A Delaware judge halted Elon Musk’s $44 billion purchase of Twitter, giving the parties more time to complete the transaction.
According to an order issued Thursday, Delaware Chancery Judge Kathaleen St. J. McCormick stated that if the transaction is not completed by 5 p.m. on Oct. 28, she will set new trial dates in November.
The decision gives Musk a partial victory, as he had earlier in the day asked the judge to halt Twitter’s lawsuit against him ahead of an Oct. 17 trial date. However, it also gives Musk a deadline by which he must fulfil his April agreement to pay $54.20 per share – an obligation he previously attempted to avoid. Twitter shares rose as much as 3.5% in late trading following the judge’s ruling, indicating optimism that the order will provide Twitter with some of the certainty it sought.
The parties’ feud heated up again on Thursday, with both sides trading barbs in court filings. Musk requested a break in the hearing, stating that the social media company “will not take yes for an answer” after proposing the buyout in an Oct. 3 letter. His attorneys planned to close on October 28. Twitter had objected to the request, claiming that Musk “can and should” complete the transaction next week.
The two sides’ talks had stalled after Musk stated that his offer was now conditional on receiving $13 billion in debt financing. The original agreement did not include such a provision. Musk stated that Twitter is opposing a stay of proceedings based on the “theoretical possibility of a future failure to obtain the debt financing.”
Following the judge’s decision, Twitter General Counsel Sean Edgett sent an update to employees, stating that the company will not be going to court on Oct. 17 and will work to close the deal by Oct. 28, as the judge has ordered.
“Our intention remains the same: to complete the acquisition at the price and terms specified in the original merger agreement,” Edgett wrote in a memo obtained by Bloomberg. “Thank you to everyone who worked so hard to navigate these twists and turns.”
Musk began tweeting about his Twitter plans within hours of McCormick’s order. In response to another user’s question, he wrote, “There will be very rapid product evolution.” “Software engineering, server operations, and design will reign supreme,” he wrote in another post.
There is no risk.
Musk’s lawyers argued earlier Thursday in their filing that a brief pause would not harm Twitter. “If a closing does not occur, the litigation can be quickly resumed based on the then-existing facts and any issues that remain at the time.” However, proceeding with the scheduled Oct. 17 trial and the subsequent appeals would have caused the deal to take “months” to complete, according to Musk’s lawyers.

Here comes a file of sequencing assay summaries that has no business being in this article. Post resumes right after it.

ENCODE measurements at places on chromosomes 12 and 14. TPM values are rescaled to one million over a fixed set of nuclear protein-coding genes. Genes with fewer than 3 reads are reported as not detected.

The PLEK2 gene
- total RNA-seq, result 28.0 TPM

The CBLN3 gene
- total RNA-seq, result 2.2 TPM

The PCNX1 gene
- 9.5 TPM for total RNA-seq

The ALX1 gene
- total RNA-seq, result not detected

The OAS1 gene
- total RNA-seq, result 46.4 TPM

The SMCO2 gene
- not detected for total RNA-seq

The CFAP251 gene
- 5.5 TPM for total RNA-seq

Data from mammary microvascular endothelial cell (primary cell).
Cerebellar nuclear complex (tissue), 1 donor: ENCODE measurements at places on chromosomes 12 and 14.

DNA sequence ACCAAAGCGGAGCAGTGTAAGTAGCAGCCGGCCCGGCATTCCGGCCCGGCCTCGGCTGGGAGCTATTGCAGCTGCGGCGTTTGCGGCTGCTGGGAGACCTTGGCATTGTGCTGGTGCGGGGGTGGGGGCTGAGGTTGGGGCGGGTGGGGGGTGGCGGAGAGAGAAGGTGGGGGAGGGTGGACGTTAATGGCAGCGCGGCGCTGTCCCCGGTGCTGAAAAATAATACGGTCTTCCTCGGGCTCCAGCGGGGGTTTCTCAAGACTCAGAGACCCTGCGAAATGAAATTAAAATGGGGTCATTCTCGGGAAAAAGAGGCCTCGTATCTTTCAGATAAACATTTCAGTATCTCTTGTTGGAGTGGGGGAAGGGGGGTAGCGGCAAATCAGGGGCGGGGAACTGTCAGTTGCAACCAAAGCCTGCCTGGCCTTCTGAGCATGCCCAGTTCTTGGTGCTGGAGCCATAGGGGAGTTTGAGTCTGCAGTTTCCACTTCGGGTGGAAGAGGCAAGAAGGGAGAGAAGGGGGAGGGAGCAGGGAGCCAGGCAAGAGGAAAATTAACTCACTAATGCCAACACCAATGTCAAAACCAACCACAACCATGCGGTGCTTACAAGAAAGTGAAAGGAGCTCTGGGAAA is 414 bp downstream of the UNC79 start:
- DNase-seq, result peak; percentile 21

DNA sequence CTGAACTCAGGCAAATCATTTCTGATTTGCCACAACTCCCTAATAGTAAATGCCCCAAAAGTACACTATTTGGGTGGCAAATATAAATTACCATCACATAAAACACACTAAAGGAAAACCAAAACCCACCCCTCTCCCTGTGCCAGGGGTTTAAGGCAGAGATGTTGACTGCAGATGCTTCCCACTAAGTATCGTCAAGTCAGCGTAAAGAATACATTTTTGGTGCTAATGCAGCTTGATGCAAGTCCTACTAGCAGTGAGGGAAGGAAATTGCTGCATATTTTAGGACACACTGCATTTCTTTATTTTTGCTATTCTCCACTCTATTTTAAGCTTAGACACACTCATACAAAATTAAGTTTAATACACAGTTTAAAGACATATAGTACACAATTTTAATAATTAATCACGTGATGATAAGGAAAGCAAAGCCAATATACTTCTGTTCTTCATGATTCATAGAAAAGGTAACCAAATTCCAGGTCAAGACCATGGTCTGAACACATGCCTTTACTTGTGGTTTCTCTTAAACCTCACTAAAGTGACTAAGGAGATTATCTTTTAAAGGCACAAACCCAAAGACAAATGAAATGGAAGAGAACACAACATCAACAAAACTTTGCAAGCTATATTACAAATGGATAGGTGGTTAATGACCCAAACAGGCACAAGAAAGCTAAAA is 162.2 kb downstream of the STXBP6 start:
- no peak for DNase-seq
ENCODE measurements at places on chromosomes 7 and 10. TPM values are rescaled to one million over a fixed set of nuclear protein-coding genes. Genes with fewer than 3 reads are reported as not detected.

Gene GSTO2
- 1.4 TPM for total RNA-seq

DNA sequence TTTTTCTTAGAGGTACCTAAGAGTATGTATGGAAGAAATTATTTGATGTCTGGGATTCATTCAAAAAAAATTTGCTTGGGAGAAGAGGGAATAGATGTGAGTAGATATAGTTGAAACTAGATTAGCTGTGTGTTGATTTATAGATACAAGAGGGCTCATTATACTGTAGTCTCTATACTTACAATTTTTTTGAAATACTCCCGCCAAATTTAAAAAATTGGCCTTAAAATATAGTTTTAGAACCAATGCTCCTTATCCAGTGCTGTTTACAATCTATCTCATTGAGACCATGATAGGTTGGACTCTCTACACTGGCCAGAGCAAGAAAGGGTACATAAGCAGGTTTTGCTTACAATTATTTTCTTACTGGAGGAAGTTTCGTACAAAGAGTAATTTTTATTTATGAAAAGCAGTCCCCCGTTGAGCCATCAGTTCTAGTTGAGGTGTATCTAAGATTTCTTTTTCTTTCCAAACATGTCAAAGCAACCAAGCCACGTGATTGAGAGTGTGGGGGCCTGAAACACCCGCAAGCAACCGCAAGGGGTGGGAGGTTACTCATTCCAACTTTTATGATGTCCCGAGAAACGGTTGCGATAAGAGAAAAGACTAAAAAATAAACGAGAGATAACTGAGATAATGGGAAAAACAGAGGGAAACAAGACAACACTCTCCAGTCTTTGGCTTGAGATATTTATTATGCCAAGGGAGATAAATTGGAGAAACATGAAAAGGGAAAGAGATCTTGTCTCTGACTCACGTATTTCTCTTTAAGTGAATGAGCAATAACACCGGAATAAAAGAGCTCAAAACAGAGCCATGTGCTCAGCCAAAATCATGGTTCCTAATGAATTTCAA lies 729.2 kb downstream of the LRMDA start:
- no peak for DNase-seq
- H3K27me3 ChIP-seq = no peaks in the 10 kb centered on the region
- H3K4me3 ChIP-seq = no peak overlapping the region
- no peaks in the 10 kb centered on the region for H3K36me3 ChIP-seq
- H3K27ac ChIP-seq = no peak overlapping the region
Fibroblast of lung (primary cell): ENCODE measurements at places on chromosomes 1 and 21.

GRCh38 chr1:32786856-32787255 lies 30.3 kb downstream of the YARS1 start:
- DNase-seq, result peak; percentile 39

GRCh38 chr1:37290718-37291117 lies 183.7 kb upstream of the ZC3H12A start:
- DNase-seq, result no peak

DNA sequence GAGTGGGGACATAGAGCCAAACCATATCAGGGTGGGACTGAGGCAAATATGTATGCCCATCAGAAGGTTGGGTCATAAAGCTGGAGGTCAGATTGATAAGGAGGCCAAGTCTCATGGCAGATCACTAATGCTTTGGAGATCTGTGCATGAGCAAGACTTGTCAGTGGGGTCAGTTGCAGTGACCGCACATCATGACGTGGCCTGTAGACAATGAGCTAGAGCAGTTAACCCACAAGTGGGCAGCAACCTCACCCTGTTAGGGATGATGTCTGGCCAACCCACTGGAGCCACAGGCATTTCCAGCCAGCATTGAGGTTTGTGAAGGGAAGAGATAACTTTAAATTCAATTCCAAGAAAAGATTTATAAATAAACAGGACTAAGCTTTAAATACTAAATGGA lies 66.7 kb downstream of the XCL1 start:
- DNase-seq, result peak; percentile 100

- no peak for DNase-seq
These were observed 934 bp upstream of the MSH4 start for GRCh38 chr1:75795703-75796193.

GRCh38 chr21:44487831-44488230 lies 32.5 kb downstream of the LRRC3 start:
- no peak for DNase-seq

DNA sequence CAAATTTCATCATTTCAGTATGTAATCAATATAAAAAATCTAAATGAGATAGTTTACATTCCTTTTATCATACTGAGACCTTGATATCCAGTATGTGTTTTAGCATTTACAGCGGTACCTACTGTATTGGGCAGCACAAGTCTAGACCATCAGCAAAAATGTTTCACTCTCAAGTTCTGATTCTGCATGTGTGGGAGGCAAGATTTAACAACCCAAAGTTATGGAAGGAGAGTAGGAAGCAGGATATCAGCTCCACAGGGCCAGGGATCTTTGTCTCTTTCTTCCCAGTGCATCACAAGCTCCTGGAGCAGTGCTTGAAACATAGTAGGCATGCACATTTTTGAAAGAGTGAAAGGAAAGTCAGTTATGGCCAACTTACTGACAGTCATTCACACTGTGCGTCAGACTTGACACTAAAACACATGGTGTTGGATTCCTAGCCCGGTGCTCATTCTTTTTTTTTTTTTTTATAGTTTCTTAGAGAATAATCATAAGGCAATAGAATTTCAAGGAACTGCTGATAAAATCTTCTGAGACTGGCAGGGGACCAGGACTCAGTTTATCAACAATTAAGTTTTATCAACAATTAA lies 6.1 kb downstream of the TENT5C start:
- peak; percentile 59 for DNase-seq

Twitter said it is sceptical of Musk’s promises, and that a banker involved in the debt financing testified earlier Thursday that Musk had yet to send them a borrowing notice, and had otherwise not communicated his intention to close the deal. According to the banker, “the main task required to close the deal — memorialising the debt financing — could have happened in July but didn’t because Mr. Musk purported to terminate the deal.”
“Now, on the eve of trial, defendants declare their intention to close after all,” Twitter wrote in its filing. “‘Trust us,’ they say, ‘we mean it this time,’ and so they ask to be excused from a merit-based reckoning.”
Musk’s proposed stay “invites further mischief and delay,” according to the platform. “Twitter is entitled to a day in court until Defendants commit to closing as required.”
The two parties had been preparing for a week-long court battle to determine whether the billionaire had legitimate grounds to cancel the buyout due to alleged fake user accounts. McCormick ruled against Tesla Inc. CEO on a half-dozen pre-trial issues, which may have foreshadowed difficulties in presenting his case in court.
Obligations to a bank
According to an April filing, seven banks, led by Morgan Stanley, fully underwrote the debt portion of the financing. Banks initially planned to sell the majority of that debt to institutional money managers before the Twitter deal closed, but they have always been on the hook for providing the funding if anything went wrong.
After signing the contract, banks have few, if any, options for getting out of providing such debt commitments. And most banks would not want to, even if it meant avoiding a loss, because backing out would reflect poorly on their investment banking business and could jeopardise their future ability to win new deals with companies and private equity firms.
A Morgan Stanley representative declined to comment on the Musk transaction.
According to Bloomberg, Musk has been negotiating with Twitter to reserve his rights to file a fraud suit over his claims that the platform’s executives misled him and other investors about the number of spam and robot accounts among its more than 230 million users.
According to Alex Spiro, Musk’s attorney, Twitter offered to take “billions” off its sale price in exchange for “self-serving conditions” that Musk refused. Twitter has not responded to a request for comment on Spiro’s statement or the terms of the proposed deal.